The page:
There’s also lore everywhere you choose to look, with books, journals and letters all to be read if you can find the time, each one either giving you some tip on combat, crafting or spellcraft, or filling in some detail of Tamriel’s extensive history.
It’s not flawless. While the servers seem fairly stable we’ve encountered plenty of downtime during the early access period, and you’ll sometimes see weird things like horses skidding around the cities with their legs unmoving, or find a skyshard – a vital collectible – that doesn’t seem to activate.
The monsters have their unintentionally comic moments, too. Bethesda has wisely chosen not to make them too active, so that you don’t get swamped by a mob on entering a new area, but it’s sometimes possible to pick off a whole group one-by-one while their chums stand idly by. It might be necessary, but it’s not always convincing, and it spoils an otherwise very worthwhile stealth mechanic.
Most of all, TESO can seem an odd halfway house in the early stages. You can play through extensive chunks of the game completely solo, as if you were playing an Elder Scrolls game that just happened to involve other people.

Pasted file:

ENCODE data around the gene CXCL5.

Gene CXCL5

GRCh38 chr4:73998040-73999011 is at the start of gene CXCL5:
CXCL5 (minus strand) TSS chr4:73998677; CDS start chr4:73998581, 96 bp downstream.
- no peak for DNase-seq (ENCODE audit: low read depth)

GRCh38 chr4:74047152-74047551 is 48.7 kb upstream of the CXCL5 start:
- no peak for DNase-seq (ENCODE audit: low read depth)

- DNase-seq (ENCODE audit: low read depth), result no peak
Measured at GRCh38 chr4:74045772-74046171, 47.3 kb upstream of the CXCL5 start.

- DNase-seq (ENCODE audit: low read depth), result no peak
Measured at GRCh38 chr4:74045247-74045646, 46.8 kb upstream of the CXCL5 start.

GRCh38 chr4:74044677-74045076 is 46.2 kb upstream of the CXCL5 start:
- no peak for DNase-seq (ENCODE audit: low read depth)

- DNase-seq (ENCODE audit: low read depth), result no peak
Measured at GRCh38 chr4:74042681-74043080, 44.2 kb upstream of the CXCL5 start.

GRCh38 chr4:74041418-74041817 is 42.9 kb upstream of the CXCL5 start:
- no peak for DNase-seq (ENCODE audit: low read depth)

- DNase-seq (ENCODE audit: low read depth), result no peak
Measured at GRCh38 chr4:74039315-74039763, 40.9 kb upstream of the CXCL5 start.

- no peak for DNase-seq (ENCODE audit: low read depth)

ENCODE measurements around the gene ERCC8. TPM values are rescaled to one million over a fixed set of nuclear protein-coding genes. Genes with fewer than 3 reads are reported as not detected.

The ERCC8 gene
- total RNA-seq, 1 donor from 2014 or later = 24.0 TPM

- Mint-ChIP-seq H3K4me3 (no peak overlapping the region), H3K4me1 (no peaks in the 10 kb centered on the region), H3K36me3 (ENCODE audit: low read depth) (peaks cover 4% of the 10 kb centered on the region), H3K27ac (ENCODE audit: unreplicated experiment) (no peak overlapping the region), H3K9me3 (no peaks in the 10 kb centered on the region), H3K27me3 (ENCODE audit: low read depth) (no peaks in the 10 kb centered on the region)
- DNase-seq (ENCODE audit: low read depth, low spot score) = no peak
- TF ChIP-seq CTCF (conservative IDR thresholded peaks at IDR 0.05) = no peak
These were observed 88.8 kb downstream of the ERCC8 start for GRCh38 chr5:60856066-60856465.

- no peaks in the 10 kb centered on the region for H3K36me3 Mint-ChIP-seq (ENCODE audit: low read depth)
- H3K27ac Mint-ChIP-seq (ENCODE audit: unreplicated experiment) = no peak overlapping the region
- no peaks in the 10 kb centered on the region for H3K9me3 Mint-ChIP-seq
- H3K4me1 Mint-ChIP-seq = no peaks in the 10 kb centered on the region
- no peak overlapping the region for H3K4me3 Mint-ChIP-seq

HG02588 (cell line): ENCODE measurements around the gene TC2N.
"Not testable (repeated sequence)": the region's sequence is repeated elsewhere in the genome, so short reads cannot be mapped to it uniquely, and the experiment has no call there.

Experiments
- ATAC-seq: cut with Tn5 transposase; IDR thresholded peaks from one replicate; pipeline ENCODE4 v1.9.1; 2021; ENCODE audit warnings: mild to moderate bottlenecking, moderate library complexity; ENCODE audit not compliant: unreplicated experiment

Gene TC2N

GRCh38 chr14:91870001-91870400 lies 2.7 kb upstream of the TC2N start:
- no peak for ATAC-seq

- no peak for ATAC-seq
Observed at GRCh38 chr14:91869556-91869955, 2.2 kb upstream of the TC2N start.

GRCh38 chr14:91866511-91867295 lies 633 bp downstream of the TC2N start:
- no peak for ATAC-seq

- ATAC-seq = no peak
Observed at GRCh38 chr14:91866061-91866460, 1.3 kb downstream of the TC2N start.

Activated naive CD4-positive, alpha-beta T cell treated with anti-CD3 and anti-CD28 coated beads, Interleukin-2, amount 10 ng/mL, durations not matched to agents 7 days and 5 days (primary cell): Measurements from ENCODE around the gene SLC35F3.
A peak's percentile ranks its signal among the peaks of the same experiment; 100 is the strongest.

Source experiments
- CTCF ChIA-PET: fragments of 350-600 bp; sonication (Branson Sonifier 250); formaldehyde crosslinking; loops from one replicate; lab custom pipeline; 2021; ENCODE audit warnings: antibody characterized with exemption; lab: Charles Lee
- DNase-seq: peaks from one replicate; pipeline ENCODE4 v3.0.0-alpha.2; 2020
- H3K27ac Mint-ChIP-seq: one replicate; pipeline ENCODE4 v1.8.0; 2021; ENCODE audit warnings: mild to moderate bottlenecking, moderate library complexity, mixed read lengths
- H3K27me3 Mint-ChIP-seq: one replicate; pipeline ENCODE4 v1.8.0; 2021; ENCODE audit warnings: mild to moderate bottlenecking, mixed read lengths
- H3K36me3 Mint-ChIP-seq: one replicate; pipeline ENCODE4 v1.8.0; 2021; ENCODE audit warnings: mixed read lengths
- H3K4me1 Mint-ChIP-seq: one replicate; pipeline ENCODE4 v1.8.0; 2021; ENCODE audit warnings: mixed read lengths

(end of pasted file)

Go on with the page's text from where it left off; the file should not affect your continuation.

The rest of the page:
Often this works brilliantly, and you’ll still find yourself getting involved in ad-hoc parties, as you all work together to complete the quest you just happen to all be doing at the same time. This sometimes makes you feel like you’re ganging up on the poor little monsties, but it certainly makes life easier and more enjoyable.
Then, however, you’ll find yourself alone and unable to deal with certain situations, and find the going all but impossible without some friends.
Now, TESO actually has some great group-finding features, including what appears to be a handy auto-grouping tool. You actually have to assign yourself a role – tank, damage dealer and healer – and this should help everyone find a party and play a useful role. Yet with so many people soloing through the early stages we’ve still struggled to find other members to take missions with.